‘I learned a lot about myself and made some lifelong friends. If you can combine your working life with all of those other ingredients, it’s a win-win.’

As if all this wasn't keeping John busy enough, during the summer he made his debut at the Edinburgh Fringe with his autobiographical musical show, Stripped.

When his mum died last September,  John explains: ‘It started a process for me of reevaluating where I was, although at the time that was a subconscious thing.’

Within days of her death, John quit drinking – he celebrated a year sober on October 1. And when he appeared in The Full Monty at the start of 2018, he also spoke about having had testicular cancer back in 2004 for the first time.

‘Stripped deals with all of that. It deals with my life, it was a good time for me to look back, look at where I am right now and look at where I hope to go. Losing my mum – my father died a long time ago – it sounds ridiculous as I’m a grown man, but I suddenly felt so incredibly alone and so vulnerable, that my sobriety has become my mum’s parting gift to me. And the peace of mind I’ve managed to find is overwhelming at times.

‘Stripped is the soundtrack of my life, with songs by Bush and Bowie and Buckley, there’s also original material in there. I use film and poetry and I take you through from six to 12 to 26, to 46, to hopefully 66.

‘My show, I likened it to being like a union with myself. When you get married you stand up in front of those people there present and you ask them to watch over you, you may also call on them at some time along that road. I am not so naive that I don’t think there won’t be a time when I won’t feel as strong as I do now, and me being open and honest about my past struggles is a way for me to ask for help, to let people know that I haven’t always done so well in the past.

‘But I’m pleased to say, that for me and my personal journey, I’m doing really well.

‘Stripped was a way for me to start a conversation and the amount of people that contact me now, it’s really opened a network and allowed a conversation to be kept open about addiction, on many levels. It doesn’t just have to be drink or drugs, there are many ways you can abuse yourself through shopping, food, sex, you name it. Moving forward into next year, it’s something I will be doing more of. It’s a conversation I will continue to develop.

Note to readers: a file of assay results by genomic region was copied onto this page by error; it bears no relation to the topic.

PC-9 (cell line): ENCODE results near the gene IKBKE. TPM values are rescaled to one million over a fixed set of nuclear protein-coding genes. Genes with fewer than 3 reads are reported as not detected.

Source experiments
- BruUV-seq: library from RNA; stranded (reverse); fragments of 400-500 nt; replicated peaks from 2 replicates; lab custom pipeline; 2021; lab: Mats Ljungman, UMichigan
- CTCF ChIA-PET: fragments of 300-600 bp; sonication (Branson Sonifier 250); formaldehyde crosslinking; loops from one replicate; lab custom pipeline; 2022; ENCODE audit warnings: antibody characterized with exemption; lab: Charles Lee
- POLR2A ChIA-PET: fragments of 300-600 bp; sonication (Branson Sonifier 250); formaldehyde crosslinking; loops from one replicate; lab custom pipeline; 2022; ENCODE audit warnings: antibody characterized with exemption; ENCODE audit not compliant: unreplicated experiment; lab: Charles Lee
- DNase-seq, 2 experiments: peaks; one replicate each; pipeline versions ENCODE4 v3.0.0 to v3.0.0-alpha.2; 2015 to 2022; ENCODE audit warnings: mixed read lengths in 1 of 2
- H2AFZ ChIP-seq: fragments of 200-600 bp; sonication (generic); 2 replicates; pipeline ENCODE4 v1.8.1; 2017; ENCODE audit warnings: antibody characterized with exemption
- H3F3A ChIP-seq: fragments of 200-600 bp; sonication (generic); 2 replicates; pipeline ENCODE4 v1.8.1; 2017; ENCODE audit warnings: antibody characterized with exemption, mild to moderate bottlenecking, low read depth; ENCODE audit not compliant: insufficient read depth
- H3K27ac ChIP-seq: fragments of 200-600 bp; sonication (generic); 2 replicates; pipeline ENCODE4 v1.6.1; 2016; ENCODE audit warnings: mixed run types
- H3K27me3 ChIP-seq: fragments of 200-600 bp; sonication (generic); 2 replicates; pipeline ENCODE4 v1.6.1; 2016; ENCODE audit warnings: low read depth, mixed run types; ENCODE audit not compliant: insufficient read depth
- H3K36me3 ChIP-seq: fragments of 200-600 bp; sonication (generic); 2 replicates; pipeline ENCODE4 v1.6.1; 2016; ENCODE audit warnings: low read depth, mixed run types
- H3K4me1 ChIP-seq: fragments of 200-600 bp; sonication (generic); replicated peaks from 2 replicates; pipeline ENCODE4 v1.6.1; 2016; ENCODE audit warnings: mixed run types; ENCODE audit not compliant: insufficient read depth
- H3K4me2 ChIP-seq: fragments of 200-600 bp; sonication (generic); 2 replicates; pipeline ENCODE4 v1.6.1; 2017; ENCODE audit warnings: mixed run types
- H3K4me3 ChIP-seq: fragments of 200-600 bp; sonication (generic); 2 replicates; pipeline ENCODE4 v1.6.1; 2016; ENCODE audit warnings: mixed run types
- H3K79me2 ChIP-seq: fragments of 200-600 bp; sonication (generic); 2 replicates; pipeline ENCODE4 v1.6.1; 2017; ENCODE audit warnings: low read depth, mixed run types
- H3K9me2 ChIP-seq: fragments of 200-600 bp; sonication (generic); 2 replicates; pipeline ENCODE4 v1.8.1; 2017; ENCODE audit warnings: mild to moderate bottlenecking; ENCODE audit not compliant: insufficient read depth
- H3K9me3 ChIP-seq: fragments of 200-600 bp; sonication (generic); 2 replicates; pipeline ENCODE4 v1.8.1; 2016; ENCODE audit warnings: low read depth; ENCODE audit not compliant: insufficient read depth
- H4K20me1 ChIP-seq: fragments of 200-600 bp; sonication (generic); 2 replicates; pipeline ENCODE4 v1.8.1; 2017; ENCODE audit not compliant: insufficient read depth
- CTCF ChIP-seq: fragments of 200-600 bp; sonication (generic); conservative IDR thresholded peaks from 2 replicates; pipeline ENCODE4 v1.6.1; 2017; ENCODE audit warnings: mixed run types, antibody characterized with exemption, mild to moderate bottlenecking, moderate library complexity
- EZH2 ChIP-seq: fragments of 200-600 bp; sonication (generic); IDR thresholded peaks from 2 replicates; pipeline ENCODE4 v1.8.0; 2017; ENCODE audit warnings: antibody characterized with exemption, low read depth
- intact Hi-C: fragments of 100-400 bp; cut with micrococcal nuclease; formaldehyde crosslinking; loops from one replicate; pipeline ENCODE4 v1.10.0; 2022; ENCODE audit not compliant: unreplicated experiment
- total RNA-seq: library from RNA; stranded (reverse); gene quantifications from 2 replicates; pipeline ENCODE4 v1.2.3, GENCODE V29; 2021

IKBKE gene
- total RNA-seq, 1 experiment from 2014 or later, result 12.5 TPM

‘Much as I think I’m really special and unique,’ he chuckles, ‘I think you’ll find I’m not!’

Whatever John does though, the shadow of his EastEnders’ character, Christian looms large. He was in the show for five years, leaving in 2012, but has made several brief returns.

‘As an actor it’s very, very, rare that you play a role for five years, and I was there for five years solid. And if you do stay in something for that period of time, it’s a different kind of acting.

‘There’s part of being an actor that is about variety and struggle, in a way – not knowing what you’re doing next year. There’s a thrill in that, as much as there’s a stress in that too!

‘I became an actor to have variety and to have the option to try different things. I loved being part of EastEnders, but it was of it’s time for me, and it was time to move on.

‘I’m grateful, and I’m very proud of Christian. It’s very difficult to tell a gay storyline at 7.30pm in the evening, even in today’s liberal society. We think we’re very liberal right now, but the reality is very different. It’s difficult to tell a gay story at that time without alienating some of your audience, and I think the brilliance of of the Christian and Syed story was that it didn’t do that – it became about the impossibilities of two people in love, regardless of sexuality or religion.

‘I love Christian, he’s someone I know very well – I know he’s very happy in Birmingham and I’m very happy to let him stay there!’

The Case of The Frightened Lady is at The New Theatre Royal, Portsmouth from October 29 to November 3. Tickets £22-30. Go to newtheatreroyal.com.